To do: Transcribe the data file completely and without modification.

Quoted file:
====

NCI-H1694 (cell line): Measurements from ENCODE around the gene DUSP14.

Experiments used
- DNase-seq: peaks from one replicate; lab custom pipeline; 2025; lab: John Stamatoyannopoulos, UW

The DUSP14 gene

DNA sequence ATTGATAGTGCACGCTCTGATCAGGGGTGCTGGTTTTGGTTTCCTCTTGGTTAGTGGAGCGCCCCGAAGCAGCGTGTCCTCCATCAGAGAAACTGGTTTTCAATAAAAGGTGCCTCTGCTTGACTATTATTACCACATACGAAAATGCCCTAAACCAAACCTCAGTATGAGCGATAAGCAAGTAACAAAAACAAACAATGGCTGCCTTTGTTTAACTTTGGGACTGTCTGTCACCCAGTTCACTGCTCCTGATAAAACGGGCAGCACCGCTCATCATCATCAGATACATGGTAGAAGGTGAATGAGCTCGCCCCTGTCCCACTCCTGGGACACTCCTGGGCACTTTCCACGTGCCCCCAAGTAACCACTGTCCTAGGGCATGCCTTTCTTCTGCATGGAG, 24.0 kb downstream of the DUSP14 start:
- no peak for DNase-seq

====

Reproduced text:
NCI-H1694 (cell line): Measurements from ENCODE around the gene DUSP14.

Experiments used
- DNase-seq: peaks from one replicate; lab custom pipeline; 2025; lab: John Stamatoyannopoulos, UW

The DUSP14 gene

DNA sequence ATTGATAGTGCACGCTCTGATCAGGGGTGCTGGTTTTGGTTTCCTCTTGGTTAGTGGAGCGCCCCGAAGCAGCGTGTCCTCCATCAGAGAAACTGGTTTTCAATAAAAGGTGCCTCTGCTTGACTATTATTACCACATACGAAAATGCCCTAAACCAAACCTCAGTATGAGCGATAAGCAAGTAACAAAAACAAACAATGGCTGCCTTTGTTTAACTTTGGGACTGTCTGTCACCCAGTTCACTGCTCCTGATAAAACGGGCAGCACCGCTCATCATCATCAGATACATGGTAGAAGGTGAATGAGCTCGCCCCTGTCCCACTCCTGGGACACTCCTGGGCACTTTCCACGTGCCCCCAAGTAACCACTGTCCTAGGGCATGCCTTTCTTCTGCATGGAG, 24.0 kb downstream of the DUSP14 start:
- no peak for DNase-seq